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Pulitzer winning journalist discusses investigative series, career

By Billy O'Keefe

JON OFFREDO / The Working Press
When Brett Blackledge began reporting on bankrolling and cronyism within Alabama’s two-year college system, he knew very little about the system’s inner workings.
Now, he says he knows too much.
“A tremendous amount, more than I care to know,” Blackledge said.
The 2007 Pulitzer-prize winner spoke to a room full of journalists and industry professionals on Thursday during the session “Pursuing the Lead: A Study of Persistence and Payoff on the Bigger Story.”
He won the Pulitzer for Investigative Reporting for his series published in The Birmingham News about the system’s corruption.
On Thursday, Blackledge, who now works for the Associated Press, talked about the buildup to the story, as well as the reaction.
“It was a love fest for a little bit after the Pulitzer, but that died down after a few months and then the knives came out and there was no more patting on the head,” he said.
Blackledge said the series, which spanned about 18 months and 150 stories, came about after going after stories in overlooked areas.
The post-secondary college system was an area never fully explored by the newspaper, and before the onset of the research, not even Blackledge’s editors were sure where it would take them.
“We all wondered where Brett’s research would lead. There was not a clear story
line in the beginning, just a curiosity about what the data would show,” said Tom Scarritt, editor in chief of The Birmingham News. “He did a fine job. We knew that before the Pulitzer, of course.”
The series resulted in the resignations of state legislators and the chancellor of the state’s community colleges and is ongoing, though Blackledge no longer reports on it.
Former two-year college Chancellor Roy Johnson eventually pleaded guilty to 15 counts of bribery, money laundering, obstruction, conspiracy and witness tampering, according to The Birmingham News.
Johnson and his immediate family members were paid more than $560,000 for contracts they held in the college system.
Now, they are mostly jobless, and one, Blackledge said, is mowing grass.
Stories also exposed no-bid contracts to local software companies in excess of $7 million.
But long before any corruption was found, and any officials resigned, Blackledge was a freshman at Louisiana State University spinning music on the college’s station.
At first, he thought he would be working with music, but after being recruited by the campus newspaper’s editor in chief, he knew his future lie in print.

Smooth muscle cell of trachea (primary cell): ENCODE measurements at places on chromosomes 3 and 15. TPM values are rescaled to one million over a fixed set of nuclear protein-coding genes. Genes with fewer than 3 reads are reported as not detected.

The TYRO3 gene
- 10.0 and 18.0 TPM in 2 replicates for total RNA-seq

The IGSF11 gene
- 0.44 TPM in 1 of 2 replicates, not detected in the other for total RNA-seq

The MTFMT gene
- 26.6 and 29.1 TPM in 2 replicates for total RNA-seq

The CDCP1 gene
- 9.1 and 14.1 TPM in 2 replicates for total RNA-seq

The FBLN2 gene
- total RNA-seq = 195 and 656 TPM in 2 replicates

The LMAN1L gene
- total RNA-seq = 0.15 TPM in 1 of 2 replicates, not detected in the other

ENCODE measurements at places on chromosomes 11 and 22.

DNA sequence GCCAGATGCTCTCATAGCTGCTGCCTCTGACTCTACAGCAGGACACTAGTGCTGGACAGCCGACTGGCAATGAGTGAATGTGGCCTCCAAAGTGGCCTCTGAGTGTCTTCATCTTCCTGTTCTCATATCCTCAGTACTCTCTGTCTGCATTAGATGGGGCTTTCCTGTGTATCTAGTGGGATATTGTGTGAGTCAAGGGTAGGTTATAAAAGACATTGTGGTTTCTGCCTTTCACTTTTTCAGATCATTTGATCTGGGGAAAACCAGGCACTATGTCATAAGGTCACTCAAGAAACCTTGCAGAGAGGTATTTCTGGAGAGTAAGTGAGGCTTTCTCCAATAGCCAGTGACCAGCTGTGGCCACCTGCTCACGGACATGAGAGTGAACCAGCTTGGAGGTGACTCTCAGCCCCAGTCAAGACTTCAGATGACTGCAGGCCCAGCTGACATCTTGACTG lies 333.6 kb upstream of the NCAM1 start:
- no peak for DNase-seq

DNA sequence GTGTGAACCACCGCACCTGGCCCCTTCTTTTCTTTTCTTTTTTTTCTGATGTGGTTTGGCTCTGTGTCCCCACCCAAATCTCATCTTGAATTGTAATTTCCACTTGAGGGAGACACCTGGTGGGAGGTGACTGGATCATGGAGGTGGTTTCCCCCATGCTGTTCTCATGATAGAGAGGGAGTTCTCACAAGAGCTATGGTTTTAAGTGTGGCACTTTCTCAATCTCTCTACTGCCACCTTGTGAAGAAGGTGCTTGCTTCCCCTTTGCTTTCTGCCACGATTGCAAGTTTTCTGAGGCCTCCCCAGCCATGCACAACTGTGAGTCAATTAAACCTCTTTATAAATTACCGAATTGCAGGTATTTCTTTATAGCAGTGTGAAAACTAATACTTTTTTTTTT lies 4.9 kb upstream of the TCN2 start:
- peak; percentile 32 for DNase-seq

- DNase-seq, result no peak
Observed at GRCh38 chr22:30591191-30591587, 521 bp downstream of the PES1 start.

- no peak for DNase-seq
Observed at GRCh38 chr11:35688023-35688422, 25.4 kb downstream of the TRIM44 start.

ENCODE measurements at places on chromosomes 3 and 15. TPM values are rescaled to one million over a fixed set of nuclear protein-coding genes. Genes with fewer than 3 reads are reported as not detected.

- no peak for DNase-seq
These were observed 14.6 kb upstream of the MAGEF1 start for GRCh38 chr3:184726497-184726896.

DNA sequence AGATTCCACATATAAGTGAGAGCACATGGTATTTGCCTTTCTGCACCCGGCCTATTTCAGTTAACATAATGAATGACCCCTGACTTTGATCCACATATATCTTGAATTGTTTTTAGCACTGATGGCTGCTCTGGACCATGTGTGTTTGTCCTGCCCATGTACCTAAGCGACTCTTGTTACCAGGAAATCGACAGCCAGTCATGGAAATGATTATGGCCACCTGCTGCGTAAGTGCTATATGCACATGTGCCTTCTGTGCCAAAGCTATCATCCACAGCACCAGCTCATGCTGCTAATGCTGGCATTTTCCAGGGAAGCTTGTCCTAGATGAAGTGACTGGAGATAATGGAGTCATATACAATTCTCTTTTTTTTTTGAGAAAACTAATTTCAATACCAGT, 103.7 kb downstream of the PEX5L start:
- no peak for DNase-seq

Music, as Blackledge said, “was neat as a hobby,” but print journalism gave him the opportunity to write about people and important issues.
When he graduated in 1986, Blackledge started with the AP in New Orleans and moved to several other bureaus until he moved to the Washington D.C. suburbs, where he worked at several papers, including Education Daily. After the D.C. stint, Blackledge worked in Mobile, Ala., before arriving at The Birmingham News in 1998.
This July, Blackledge left The Birmingham News and returned to the Associated Press as a national security reporter — where he found himself again, working on a beat in which he had no prior experience.
When Blackledge first started looking into Alabama’s post-secondary college system in 2005, he admits he didn’t know much about the subject, but was willing to learn.
“With that admission early in the process, and a commitment to work hard, to not only understand the subject matter … I think that allowed me an opportunity to work with some of these people, they sort of appreciated that,” he said.
It is that ideal, of learning, adapting and evolving to the change of beats that is the basic task of all reporters.
And the securing of the Pulitzer proved that to Blackledge.
“It was surreal,” he said. “It was a real affirmation of the basic work that reporters do.”
Throughout Thursday’s presentation, Blackledge referred to his research, and the use of Microsoft Excel to organize data.
He also spoke to maintaining respect with sources, despite the type of material being published daily about their follies.
Weber State University professor Allison Barlow Hess, who attended Blackledge’s presentation, said it was inspiring and a testament to the work of SPJ and their support of FOIAs.
“I was inspired, and I hope to be able to take that back and inspire my students to look deeper,” Hess said.